In the past decade, sexual and gender minorities have been grouped under many different names. LGBT, LBTQIA, LGBTQ+, and LGBTTIQQ2SA are all phrases currently used by major queer networks. In a world where people are identifying themselves in increasingly diverse ways, the world is struggling to find an inclusive label for the community. No matter what variation of the phrase, “LGBTQ+” is an exclusionary and unfit term for the community it is describing.
The phrase LGBTQ+ is clunky. In an effort to point out how awkward it can sound, Jonathan Rauch of The Atlantic pointed out, “Imagine if the religious-liberty movement instead styled itself the CJMHBSBA+ (Catholic-Jewish-Muslim-Hindu-Buddhist-Sikh-Baha’i-Animist-plus) movement.” Although each letter in LGBTQ+ represents an important subgroup, listing them off is a strangely complicated way to brand a community.
Because there are an infinite amount of ways someone can identify, a truly inclusionary title in the style of LGBTQ+ would include an infinite amount of letters. More young queer people don’t identify with traditional labeling. They are empowered to use more diverse and emerging terms, like pansexual or non-binary. So while many identities are part of the LGBTQ+ community, they are not all directly considered in the title.
Because some identities are left out in the phrase “LGBTQ+,” the title fosters exclusion in a community that should be centered around acceptance. Many intersex people express feeling left out of the community, especially when people use the term “LBTQ” — a phrase that became quickly outdated, but is still frequently used. Even with the more inclusive phrase “LGBTQIA+” there are thousands of different people and identities lumped into that plus sign.
This exclusion can be deeply harmful. Because people in this community are used to being discriminated against and misunderstood, this is a situation where anyone who is not deliberately included may feel specifically excluded. One asexual UC San Diego student, who wished to remain anonymous, expresses feeling less valid than other community members, saying, “Some people think asexuals don’t need the support of the community. That mentality puts us in an uncomfortable position.” Not having your letter in the title can imply your identity and your struggle is not as valid as an “L,” “G,” “B,” or “T” person.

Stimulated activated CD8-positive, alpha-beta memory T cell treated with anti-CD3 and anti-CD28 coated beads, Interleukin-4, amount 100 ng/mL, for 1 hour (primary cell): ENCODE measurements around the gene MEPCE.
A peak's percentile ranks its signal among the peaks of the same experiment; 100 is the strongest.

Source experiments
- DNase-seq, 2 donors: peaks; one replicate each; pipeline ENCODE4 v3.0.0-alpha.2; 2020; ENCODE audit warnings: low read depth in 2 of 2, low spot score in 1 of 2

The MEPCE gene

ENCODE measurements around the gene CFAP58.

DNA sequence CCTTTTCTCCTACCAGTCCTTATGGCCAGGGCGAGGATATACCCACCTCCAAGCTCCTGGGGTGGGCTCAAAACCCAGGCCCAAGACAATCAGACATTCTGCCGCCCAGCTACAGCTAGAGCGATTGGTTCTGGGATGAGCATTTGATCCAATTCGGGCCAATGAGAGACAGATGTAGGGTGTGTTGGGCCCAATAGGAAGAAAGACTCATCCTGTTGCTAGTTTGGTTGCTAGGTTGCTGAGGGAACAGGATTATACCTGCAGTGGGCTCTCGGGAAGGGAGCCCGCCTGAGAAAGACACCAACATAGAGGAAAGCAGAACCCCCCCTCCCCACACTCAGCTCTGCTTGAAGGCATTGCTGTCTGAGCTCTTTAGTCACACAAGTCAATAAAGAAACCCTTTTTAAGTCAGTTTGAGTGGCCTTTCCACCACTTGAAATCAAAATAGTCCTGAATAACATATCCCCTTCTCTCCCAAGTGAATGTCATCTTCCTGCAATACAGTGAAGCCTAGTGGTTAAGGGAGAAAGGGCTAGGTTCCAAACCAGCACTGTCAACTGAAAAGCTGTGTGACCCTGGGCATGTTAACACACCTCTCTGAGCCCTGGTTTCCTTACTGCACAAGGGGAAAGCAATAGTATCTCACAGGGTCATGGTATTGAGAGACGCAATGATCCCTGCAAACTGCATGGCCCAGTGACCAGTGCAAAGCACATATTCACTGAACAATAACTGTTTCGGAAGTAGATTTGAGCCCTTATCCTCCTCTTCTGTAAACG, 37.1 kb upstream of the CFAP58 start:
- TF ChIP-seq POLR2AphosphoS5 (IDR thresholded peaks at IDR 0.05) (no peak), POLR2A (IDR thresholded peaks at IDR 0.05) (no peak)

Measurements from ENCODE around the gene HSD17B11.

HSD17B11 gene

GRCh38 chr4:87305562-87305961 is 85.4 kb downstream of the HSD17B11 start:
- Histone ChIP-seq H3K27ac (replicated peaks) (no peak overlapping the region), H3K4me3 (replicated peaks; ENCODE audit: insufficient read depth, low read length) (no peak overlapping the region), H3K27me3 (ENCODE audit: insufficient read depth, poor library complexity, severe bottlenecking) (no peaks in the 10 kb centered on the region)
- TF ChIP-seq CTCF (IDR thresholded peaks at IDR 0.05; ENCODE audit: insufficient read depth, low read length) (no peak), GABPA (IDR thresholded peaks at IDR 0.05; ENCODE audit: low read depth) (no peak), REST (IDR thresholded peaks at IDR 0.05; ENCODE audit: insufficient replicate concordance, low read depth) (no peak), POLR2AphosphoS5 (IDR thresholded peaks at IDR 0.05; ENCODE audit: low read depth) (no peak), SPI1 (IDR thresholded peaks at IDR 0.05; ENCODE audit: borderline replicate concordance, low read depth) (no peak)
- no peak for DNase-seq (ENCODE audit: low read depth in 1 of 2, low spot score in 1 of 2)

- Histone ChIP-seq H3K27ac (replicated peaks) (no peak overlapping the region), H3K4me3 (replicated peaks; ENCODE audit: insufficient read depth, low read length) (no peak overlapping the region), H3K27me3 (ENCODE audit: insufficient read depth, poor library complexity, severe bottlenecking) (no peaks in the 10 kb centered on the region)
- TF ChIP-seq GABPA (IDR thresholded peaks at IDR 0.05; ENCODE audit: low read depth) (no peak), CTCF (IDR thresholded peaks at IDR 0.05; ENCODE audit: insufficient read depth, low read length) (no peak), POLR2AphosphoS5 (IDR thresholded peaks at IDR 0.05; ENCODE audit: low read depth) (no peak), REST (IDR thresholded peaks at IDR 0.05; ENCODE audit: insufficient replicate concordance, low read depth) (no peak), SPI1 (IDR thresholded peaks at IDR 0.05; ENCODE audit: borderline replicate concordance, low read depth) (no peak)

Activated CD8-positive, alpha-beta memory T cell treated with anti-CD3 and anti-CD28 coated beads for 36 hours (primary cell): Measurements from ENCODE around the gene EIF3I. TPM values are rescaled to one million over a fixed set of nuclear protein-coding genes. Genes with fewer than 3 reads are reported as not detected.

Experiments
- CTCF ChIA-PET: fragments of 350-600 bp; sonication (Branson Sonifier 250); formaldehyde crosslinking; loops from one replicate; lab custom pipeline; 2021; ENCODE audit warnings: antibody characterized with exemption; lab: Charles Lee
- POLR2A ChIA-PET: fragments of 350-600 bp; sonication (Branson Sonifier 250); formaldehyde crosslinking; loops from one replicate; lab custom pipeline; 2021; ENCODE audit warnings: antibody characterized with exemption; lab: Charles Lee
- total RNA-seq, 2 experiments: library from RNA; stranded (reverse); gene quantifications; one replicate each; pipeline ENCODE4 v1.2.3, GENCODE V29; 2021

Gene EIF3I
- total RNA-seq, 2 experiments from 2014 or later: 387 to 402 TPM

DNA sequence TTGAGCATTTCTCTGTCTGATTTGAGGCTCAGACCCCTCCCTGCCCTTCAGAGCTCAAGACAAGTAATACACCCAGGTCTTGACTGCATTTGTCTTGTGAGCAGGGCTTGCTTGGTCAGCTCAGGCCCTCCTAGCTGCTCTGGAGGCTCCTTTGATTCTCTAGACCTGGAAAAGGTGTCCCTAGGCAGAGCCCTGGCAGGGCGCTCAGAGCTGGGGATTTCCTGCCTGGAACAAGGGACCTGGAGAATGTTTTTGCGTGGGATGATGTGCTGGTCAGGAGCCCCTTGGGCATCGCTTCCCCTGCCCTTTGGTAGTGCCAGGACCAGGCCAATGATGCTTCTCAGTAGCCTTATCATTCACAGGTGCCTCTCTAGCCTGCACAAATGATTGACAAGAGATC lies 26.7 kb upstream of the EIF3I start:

Another issue with the “LGBTQ+” moniker is the emphasis on sexual and gender labels. Labels can be incredibly empowering for some people — being able to name your identity and find a community of similar people can help you feel less alone. However, young queer people often push themselves to label their sexual or gender identity before they are ready.
Another anonymous UCSD student says, “I don’t 100 percent like the term bisexual, so I would much prefer an umbrella term. But I feel pressured just to call myself bisexual.” The term “LGBTQIA+” implies that you must label your sexuality or gender in order to be a part of the community, and that simply is not the case. You can be questioning or unsure, and still be a perfectly valid member.
There has recently been a movement to rebrand the “LGBTQ+ community” as “the Q Community.” This movement was originally brought forward by journalist Jonathan Rauch, who also believed the term LGBTQIA+ is exclusionary and awkward. Q stands for Queer, which is an umbrella term for all sexual and gender minorities. If someone is not heterosexual and/or cisgender, then they would be considered queer by definition.
Some people avoid the word because of its derogatory connotations and its history as a hateful slur. For those people who are uncomfortable by the word “queer,” the Q in “Q Community” wouldn’t have to stand for anything if you don’t want it to.
Q is simple. It is brief. It is holistic. while some feel left out of the LGBTQIA+ community, the Q community has room for everyone.
Art created by Kalo Grimsby for The UC San Diego Guardian